Prince heirs sue Illinois hospital over care during overdose

Prince performs at the Forum in Inglewood, California in this 1985 photo. An autopsy on the singer after his death found he died of an accidental overdose of fentanyl, a synthetic opioid 50 times more powerful than heroin. (AP)
Updated 24 April 2018
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Prince heirs sue Illinois hospital over care during overdose

MINNEAPOLIS: Prince’s heirs have sued Walgreens and the Illinois hospital that treated the music superstar after he suffered from an opioid overdose, alleging that a doctor and various pharmacists failed to provide Prince with reasonable care, contributing to his death.
The wrongful-death lawsuit filed in Cook County, Illinois, alleges a doctor and pharmacist at Trinity Medical Center in Moline, Illinois, failed to appropriately treat and investigate Prince’s April 15, 2016, overdose, and that he died “as a direct and proximate cause of one or more ... deviations from the standards of care.”
It accuses Walgreen Co. and pharmacists at two of its Minnesota branches of “dispensing prescription medications not valid for a legitimate medical purpose.”
Walgreens and the hospital’s parent company both declined to comment Monday, citing pending litigation.
Prince was 57 when he was found alone and unresponsive in an elevator at his Paisley Park studio compound in suburban Minneapolis on April 21, 2016. An autopsy found he died of an accidental overdose of fentanyl, a synthetic opioid 50 times more powerful than heroin.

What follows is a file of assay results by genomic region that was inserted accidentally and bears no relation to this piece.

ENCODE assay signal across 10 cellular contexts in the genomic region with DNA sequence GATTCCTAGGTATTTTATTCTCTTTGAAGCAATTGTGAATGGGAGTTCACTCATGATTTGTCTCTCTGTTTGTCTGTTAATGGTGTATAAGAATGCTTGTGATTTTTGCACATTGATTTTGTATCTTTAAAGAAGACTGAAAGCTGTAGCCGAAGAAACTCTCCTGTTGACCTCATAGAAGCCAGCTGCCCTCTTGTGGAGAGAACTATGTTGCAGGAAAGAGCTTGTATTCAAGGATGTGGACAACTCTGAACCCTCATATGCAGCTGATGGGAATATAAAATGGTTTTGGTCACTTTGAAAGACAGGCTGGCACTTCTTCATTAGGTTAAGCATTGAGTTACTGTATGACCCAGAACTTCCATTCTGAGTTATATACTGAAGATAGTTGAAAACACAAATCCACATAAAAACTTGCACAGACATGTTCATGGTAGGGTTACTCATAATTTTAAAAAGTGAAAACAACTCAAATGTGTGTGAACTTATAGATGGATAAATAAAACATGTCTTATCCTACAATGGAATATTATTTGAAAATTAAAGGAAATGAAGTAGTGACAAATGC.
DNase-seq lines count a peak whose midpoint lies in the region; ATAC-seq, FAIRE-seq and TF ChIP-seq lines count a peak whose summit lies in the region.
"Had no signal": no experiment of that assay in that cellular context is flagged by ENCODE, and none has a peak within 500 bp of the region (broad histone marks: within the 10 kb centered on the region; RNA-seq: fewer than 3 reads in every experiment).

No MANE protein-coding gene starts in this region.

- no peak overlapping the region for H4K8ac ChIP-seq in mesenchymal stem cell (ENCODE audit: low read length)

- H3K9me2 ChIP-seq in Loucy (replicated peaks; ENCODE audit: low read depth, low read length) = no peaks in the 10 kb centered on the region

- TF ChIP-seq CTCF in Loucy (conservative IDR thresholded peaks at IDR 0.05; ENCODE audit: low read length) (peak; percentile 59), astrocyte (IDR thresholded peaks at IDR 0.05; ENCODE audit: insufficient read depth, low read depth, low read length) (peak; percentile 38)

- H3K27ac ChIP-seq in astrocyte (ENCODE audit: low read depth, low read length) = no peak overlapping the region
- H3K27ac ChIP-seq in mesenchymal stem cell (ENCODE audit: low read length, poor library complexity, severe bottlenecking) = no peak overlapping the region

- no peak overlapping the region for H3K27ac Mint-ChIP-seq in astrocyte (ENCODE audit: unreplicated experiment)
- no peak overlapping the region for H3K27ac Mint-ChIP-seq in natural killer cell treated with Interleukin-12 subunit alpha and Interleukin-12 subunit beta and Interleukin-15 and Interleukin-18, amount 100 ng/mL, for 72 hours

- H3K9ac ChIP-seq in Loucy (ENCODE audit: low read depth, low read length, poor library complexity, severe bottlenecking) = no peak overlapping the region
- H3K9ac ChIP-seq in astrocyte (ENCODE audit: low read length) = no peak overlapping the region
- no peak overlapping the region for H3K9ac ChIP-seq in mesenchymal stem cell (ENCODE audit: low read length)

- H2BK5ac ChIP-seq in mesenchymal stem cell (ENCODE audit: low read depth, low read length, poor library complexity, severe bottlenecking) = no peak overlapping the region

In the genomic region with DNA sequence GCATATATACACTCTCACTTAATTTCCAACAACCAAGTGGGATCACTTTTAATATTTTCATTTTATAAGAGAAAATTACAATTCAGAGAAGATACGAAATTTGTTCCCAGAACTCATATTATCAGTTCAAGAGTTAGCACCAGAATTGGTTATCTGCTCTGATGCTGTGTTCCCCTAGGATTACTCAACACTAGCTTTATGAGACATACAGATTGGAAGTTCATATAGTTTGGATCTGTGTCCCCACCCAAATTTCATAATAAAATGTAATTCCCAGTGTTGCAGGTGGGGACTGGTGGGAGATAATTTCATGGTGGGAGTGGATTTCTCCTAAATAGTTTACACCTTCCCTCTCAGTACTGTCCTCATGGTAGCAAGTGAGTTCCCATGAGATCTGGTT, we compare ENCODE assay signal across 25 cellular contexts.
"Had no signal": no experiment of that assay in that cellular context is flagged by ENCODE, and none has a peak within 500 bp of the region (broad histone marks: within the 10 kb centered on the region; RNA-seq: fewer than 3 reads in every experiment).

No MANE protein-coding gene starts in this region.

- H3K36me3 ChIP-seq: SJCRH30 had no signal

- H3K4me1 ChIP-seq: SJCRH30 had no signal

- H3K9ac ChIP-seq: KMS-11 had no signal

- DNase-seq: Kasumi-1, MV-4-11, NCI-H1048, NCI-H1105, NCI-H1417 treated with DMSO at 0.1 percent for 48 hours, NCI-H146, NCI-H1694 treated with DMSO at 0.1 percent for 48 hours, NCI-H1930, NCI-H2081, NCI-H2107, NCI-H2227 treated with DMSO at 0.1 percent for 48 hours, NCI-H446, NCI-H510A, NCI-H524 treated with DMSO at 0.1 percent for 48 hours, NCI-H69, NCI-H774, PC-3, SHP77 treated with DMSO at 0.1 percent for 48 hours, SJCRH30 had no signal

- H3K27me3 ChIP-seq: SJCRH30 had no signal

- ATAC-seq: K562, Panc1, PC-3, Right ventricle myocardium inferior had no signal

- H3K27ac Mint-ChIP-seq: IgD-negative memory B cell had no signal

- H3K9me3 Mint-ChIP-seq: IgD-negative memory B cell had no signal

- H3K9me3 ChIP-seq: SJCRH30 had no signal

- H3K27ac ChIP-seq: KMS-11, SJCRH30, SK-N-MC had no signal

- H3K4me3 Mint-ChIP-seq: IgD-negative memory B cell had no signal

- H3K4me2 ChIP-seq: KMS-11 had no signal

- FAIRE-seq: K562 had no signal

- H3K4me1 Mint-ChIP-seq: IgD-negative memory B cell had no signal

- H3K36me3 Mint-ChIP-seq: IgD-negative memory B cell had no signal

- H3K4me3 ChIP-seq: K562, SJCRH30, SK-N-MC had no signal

Authorities said it was likely Prince didn’t know he was taking the dangerous drug, which was laced in counterfeit pills made to look like a generic version of the painkiller Vicodin. The source of those pills is unknown and no one has been charged in Prince’s death.
A week before he died, Prince passed out on a flight home from an Atlanta concert and the private plane made an emergency stop in Moline. The musician had to be revived with two doses of a drug that reverses effects of an opioid overdose.
At Trinity Medical Center, Prince refused medical tests but was asked what drugs he took. Documents show a pill that he had with him, which was marked as Vicodin, was sent to the pharmacy for testing. A hospital pharmacist said it appeared to be Vicodin and returned it to Prince.
Prosecutors said last week that no chemical testing was done on the pill, but evidence suggests it was counterfeit and laced with fentanyl.
The lawsuit alleges the pharmacist and emergency room physician, Dr. Nicole Mancha, failed to timely diagnose and treat the overdose and failed to provide appropriate counseling.
The allegations against Walgreens stem from prescriptions that were dispensed to Prince, but written under the name of his bodyguard, Kirk Johnson. Authorities said Dr. Michael Todd Schulenberg admitted that he prescribed oxycodone to Prince under Johnson’s name to protect Prince’s privacy. Schulenberg disputes that, but paid $30,000 to settle allegations the drug was prescribed illegally.